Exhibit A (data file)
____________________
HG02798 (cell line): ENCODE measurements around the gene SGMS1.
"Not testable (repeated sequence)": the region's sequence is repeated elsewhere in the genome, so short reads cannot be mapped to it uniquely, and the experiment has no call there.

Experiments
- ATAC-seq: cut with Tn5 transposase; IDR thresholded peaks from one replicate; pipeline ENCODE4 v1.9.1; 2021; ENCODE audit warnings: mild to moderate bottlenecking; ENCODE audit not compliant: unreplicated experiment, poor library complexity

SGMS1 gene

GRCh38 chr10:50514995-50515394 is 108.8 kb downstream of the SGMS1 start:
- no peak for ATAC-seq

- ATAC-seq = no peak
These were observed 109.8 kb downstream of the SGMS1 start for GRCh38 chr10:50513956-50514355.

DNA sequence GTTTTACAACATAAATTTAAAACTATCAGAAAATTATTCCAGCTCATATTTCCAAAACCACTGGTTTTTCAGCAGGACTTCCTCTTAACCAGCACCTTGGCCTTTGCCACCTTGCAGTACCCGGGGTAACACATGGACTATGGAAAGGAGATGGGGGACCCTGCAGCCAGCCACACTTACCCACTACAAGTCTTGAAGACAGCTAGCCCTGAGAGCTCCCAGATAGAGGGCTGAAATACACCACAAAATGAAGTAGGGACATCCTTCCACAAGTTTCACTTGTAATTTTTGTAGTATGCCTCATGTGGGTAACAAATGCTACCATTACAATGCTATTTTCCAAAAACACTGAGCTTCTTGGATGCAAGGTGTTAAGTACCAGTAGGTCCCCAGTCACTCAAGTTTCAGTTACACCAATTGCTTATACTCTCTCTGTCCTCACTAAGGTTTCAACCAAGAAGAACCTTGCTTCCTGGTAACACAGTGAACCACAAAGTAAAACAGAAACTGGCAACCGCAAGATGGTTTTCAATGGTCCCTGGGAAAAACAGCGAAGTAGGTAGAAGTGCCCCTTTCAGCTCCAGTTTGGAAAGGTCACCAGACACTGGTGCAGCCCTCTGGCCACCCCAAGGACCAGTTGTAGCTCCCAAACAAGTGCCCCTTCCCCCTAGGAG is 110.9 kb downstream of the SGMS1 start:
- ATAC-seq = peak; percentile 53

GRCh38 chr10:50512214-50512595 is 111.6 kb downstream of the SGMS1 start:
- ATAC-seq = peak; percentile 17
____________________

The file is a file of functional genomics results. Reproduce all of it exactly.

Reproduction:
HG02798 (cell line): ENCODE measurements around the gene SGMS1.
"Not testable (repeated sequence)": the region's sequence is repeated elsewhere in the genome, so short reads cannot be mapped to it uniquely, and the experiment has no call there.

Experiments
- ATAC-seq: cut with Tn5 transposase; IDR thresholded peaks from one replicate; pipeline ENCODE4 v1.9.1; 2021; ENCODE audit warnings: mild to moderate bottlenecking; ENCODE audit not compliant: unreplicated experiment, poor library complexity

SGMS1 gene

GRCh38 chr10:50514995-50515394 is 108.8 kb downstream of the SGMS1 start:
- no peak for ATAC-seq

- ATAC-seq = no peak
These were observed 109.8 kb downstream of the SGMS1 start for GRCh38 chr10:50513956-50514355.

DNA sequence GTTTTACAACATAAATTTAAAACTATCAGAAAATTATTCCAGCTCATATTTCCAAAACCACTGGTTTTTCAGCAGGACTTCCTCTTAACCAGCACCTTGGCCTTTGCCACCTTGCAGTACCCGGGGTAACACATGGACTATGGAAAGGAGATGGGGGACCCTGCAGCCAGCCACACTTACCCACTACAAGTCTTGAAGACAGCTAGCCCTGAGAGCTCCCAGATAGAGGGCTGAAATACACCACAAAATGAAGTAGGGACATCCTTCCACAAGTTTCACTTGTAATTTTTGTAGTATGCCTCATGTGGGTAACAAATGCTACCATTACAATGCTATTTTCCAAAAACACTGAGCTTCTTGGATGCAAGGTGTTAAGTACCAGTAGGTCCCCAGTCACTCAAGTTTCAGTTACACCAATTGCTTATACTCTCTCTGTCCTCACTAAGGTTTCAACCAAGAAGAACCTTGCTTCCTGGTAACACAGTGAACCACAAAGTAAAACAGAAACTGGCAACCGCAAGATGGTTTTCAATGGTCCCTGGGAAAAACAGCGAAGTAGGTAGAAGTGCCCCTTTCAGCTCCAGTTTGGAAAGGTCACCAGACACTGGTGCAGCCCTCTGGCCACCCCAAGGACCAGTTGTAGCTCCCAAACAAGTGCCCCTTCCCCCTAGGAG is 110.9 kb downstream of the SGMS1 start:
- ATAC-seq = peak; percentile 53

GRCh38 chr10:50512214-50512595 is 111.6 kb downstream of the SGMS1 start:
- ATAC-seq = peak; percentile 17